Remarks at the Release of Oral Health in America: A Report of the Surgeon General
David Satcher, M.D., Ph.D.
Assistant Secretary for Health and Surgeon General
Office of Public Health and Science
Shepherd Elementary School
Thursday, May 25, 2000
[This text is the basis for the Assistant Secretary for Health and Surgeon General’s oral remarks. It should be used with the understanding that some material may be added or omitted during presentation.]
It is my pleasure to welcome you to Shepherd Elementary School for the release of the first-ever Surgeon General's report on oral health.
This is the 51st Surgeon General's report issued since 1964, when Luther Terry issued his landmark report on tobacco and health. These reports have helped frame the science on vital health issues in a way that have helped educate, motivate and mobilize the public to more effectively deal with those issues.
It is my hope that this report will have a similar impact. The key points of this report are:
- That oral health means much more than healthy teeth;
- That oral health is integral to general health;
- That safe and effective disease prevention measures exist that everyone can adopt to improve oral health and prevent disease, not all Americans; even so, there are profound disparities in the oral health of Americans;
- And that general health risk factors, such as tobacco use and poor dietary practices, also effect oral and craniofacial health.
I will review the science contained in this report a bit later in this program. But first, I would like to call your attention to the other people with me on stage.
First, we have Charles E. Frock of Pinehurst, North Carolina, who has been part of a Community Voices partnership that has been instrumental in providing oral health services to underserved communities.
Next, we have first-graders from Shepherd Elementary School and their teacher, Janet Crockett, who have been testing a pilot program of an oral health curriculum developed by the National Institute of Dental and Craniofacial Research.
We had originally planned to have a distinguished representative of the past state of American oral health, in the form of the actual dentures worn by President George Washington 200 years ago, compliments of the National Museum of Dentistry in Baltimore. Unfortunately, some last-minute insurance concerns prevented that from taking place. However, I think the experience of our first President is still worth noting, and I hope you can someday take the opportunity to view the dentures at the museum.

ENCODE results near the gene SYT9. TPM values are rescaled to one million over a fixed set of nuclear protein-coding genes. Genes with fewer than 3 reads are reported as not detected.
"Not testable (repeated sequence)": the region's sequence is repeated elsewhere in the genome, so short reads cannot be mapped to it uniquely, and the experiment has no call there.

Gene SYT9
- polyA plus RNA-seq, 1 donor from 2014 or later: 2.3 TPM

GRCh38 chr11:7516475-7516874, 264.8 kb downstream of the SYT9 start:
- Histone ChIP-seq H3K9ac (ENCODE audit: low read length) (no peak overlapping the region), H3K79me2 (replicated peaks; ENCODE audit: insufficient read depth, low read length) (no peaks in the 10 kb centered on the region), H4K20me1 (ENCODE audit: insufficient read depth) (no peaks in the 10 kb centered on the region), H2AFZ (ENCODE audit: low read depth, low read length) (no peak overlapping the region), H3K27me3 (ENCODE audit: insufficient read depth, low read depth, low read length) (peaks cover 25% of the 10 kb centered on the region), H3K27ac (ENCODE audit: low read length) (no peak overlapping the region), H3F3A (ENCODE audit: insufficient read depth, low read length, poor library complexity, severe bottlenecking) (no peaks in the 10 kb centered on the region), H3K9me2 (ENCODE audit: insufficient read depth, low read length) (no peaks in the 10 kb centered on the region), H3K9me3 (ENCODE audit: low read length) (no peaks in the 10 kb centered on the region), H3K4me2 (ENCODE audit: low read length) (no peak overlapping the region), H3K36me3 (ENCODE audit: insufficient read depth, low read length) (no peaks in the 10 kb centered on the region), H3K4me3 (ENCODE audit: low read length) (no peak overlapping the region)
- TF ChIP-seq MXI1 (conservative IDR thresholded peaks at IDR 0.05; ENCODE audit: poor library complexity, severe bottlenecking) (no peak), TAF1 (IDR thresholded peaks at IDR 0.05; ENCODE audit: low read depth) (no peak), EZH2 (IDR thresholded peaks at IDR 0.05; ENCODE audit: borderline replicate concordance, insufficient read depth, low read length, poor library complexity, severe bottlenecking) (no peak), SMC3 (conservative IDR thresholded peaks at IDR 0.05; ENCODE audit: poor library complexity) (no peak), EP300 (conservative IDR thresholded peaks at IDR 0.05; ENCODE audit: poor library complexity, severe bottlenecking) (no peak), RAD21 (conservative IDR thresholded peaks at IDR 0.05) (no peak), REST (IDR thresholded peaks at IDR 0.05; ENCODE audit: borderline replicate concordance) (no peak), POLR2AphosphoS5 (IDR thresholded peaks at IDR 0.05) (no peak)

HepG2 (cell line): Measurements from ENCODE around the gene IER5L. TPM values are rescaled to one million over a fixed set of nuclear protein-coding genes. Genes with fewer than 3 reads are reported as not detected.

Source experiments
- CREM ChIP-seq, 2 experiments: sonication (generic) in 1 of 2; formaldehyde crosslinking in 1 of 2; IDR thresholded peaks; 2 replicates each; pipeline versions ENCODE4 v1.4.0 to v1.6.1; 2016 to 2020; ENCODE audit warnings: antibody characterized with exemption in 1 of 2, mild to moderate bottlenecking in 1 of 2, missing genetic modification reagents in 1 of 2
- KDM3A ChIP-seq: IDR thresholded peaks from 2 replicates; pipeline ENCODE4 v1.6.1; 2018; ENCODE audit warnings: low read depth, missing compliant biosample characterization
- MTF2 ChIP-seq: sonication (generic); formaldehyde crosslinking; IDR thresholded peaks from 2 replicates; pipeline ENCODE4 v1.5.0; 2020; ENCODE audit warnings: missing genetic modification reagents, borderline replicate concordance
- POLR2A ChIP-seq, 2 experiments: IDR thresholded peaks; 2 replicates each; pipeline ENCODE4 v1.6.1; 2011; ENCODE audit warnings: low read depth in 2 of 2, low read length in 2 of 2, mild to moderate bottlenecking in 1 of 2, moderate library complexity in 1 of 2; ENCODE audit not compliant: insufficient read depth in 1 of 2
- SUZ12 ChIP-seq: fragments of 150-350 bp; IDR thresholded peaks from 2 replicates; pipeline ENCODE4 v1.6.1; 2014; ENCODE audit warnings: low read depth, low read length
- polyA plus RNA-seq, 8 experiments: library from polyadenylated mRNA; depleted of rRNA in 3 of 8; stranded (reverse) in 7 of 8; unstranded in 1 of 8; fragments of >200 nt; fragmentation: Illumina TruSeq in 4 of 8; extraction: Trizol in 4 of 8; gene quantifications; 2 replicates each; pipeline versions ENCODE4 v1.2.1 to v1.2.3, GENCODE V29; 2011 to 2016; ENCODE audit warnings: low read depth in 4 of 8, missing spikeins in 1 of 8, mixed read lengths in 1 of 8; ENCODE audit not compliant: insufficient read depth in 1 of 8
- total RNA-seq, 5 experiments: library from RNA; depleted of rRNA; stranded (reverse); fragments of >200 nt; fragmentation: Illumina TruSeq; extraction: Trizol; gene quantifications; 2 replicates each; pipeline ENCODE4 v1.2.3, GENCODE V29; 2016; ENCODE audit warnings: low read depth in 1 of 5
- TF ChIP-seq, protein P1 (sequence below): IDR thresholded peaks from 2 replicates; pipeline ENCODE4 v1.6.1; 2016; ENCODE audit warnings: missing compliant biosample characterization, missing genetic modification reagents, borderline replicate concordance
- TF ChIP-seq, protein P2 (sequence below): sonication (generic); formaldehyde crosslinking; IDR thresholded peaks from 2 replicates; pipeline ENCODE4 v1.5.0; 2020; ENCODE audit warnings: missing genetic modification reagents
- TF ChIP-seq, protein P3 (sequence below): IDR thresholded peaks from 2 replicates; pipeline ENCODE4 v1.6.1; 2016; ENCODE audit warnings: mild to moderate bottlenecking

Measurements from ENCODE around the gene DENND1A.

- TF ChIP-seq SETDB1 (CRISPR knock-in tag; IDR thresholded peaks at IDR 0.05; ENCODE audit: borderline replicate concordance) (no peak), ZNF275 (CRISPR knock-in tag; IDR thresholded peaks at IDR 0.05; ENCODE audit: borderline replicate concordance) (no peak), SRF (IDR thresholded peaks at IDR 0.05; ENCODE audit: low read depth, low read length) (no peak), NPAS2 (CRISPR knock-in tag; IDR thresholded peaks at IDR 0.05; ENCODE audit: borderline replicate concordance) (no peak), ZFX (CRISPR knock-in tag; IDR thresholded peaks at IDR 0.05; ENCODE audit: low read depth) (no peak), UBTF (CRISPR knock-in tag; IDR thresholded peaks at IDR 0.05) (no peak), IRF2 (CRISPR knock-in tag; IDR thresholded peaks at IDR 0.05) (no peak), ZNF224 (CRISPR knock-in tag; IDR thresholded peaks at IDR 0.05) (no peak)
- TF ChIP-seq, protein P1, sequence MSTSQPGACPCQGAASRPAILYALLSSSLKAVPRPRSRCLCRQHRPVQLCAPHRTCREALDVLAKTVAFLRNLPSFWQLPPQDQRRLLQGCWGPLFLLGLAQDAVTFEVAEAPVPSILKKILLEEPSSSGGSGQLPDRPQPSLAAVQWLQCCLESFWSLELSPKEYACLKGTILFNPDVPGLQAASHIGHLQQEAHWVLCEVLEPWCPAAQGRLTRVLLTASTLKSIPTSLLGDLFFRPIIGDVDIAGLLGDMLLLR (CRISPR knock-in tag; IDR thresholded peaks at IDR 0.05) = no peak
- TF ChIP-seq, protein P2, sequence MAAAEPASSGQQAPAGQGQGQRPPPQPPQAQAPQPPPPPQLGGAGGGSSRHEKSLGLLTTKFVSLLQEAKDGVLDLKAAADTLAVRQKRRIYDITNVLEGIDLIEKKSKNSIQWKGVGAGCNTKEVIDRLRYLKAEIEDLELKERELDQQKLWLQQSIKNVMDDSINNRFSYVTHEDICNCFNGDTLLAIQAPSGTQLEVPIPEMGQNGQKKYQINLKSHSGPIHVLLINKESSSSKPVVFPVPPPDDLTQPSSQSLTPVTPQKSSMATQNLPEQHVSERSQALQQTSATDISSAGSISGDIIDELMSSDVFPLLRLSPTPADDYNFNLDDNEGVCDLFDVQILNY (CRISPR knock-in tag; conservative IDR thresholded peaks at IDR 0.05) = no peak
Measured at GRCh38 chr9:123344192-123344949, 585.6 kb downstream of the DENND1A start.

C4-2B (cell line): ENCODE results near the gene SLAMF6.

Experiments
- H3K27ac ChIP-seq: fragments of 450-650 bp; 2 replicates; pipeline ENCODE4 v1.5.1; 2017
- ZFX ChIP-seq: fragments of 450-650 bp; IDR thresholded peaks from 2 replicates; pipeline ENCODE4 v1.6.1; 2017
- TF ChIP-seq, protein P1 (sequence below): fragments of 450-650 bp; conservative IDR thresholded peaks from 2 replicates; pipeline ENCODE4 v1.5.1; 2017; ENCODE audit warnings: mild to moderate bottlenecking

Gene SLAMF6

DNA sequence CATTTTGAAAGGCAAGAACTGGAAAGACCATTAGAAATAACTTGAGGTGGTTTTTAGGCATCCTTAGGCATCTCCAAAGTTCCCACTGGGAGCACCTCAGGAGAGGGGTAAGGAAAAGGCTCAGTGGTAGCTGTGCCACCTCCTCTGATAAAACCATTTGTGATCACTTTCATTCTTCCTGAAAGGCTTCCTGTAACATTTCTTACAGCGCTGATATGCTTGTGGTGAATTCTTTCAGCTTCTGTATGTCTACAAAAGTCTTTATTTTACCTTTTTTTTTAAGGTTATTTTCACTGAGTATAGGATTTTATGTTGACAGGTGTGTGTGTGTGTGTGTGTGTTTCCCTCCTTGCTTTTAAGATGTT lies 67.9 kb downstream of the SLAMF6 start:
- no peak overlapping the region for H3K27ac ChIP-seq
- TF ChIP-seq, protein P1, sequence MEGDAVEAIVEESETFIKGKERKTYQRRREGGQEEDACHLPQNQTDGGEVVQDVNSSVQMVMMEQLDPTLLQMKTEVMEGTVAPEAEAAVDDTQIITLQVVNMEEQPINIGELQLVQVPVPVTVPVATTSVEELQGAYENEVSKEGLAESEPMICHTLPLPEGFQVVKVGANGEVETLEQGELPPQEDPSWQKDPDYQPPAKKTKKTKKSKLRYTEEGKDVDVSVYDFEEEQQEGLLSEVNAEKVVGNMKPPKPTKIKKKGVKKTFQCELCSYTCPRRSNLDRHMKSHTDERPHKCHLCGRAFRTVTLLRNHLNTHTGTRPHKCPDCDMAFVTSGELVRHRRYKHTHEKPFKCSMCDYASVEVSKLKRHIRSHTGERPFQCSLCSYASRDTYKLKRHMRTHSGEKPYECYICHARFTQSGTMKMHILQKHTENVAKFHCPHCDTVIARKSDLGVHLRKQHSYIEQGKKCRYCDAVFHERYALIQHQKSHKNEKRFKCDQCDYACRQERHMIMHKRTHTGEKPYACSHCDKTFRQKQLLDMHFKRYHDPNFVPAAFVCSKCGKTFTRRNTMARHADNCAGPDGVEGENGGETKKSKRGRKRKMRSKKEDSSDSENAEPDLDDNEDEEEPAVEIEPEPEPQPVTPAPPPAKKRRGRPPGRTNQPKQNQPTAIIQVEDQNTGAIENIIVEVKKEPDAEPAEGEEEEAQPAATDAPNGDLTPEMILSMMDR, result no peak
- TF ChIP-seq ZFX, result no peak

George Washington was a vigorous man of substantial wealth, but he had only one natural tooth left in his head by the time he was sworn in as our first President. Indications are that he suffered from periodontal disease. He also had at times been given heavy doses of the drug calomel - for which tooth loss was a known side effect—to treat various illness in his lifetime.
All told, he had six different pairs of dentures, but he found none of them satisfactory. Contrary to myth, none of these dentures were made of wood, but they were made of just about everything else—animal bone, ivory, even human teeth that had been extracted from other people. This particular set was made for Washington by John Greenwood in about 1795. The plates were carved from walrus tusk.
Washington's oral health problems were a major factor in his daily activity. In a letter to Greenwood, Washington said, "...they are uneasy in my mouth and bulge my lips out in such a manner as to make them appear considerably swelled."